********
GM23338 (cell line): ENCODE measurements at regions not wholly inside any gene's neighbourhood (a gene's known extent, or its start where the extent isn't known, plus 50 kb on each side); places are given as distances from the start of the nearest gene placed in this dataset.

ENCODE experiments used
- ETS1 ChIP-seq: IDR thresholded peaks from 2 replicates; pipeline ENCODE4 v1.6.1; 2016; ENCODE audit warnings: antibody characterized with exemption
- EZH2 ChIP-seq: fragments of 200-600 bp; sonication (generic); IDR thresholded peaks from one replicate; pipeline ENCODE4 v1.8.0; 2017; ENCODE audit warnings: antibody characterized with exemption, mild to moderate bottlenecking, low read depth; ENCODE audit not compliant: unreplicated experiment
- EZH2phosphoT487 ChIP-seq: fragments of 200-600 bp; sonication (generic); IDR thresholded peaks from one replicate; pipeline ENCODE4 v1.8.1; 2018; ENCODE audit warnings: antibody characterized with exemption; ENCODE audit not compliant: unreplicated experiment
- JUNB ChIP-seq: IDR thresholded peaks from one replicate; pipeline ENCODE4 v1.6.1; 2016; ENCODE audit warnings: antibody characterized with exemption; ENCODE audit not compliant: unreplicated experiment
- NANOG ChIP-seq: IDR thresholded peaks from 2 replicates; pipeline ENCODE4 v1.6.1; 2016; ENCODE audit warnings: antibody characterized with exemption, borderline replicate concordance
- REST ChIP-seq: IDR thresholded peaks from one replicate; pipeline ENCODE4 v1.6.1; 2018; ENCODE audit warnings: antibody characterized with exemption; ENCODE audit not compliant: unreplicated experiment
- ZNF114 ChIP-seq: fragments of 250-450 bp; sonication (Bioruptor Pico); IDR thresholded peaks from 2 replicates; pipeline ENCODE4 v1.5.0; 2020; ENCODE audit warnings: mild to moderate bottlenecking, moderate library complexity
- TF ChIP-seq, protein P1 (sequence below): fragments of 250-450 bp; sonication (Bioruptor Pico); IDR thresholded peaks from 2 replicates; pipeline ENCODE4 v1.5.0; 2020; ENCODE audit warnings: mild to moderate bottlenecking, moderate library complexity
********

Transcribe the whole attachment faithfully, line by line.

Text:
GM23338 (cell line): ENCODE measurements at regions not wholly inside any gene's neighbourhood (a gene's known extent, or its start where the extent isn't known, plus 50 kb on each side); places are given as distances from the start of the nearest gene placed in this dataset.

ENCODE experiments used
- ETS1 ChIP-seq: IDR thresholded peaks from 2 replicates; pipeline ENCODE4 v1.6.1; 2016; ENCODE audit warnings: antibody characterized with exemption
- EZH2 ChIP-seq: fragments of 200-600 bp; sonication (generic); IDR thresholded peaks from one replicate; pipeline ENCODE4 v1.8.0; 2017; ENCODE audit warnings: antibody characterized with exemption, mild to moderate bottlenecking, low read depth; ENCODE audit not compliant: unreplicated experiment
- EZH2phosphoT487 ChIP-seq: fragments of 200-600 bp; sonication (generic); IDR thresholded peaks from one replicate; pipeline ENCODE4 v1.8.1; 2018; ENCODE audit warnings: antibody characterized with exemption; ENCODE audit not compliant: unreplicated experiment
- JUNB ChIP-seq: IDR thresholded peaks from one replicate; pipeline ENCODE4 v1.6.1; 2016; ENCODE audit warnings: antibody characterized with exemption; ENCODE audit not compliant: unreplicated experiment
- NANOG ChIP-seq: IDR thresholded peaks from 2 replicates; pipeline ENCODE4 v1.6.1; 2016; ENCODE audit warnings: antibody characterized with exemption, borderline replicate concordance
- REST ChIP-seq: IDR thresholded peaks from one replicate; pipeline ENCODE4 v1.6.1; 2018; ENCODE audit warnings: antibody characterized with exemption; ENCODE audit not compliant: unreplicated experiment
- ZNF114 ChIP-seq: fragments of 250-450 bp; sonication (Bioruptor Pico); IDR thresholded peaks from 2 replicates; pipeline ENCODE4 v1.5.0; 2020; ENCODE audit warnings: mild to moderate bottlenecking, moderate library complexity
- TF ChIP-seq, protein P1 (sequence below): fragments of 250-450 bp; sonication (Bioruptor Pico); IDR thresholded peaks from 2 replicates; pipeline ENCODE4 v1.5.0; 2020; ENCODE audit warnings: mild to moderate bottlenecking, moderate library complexity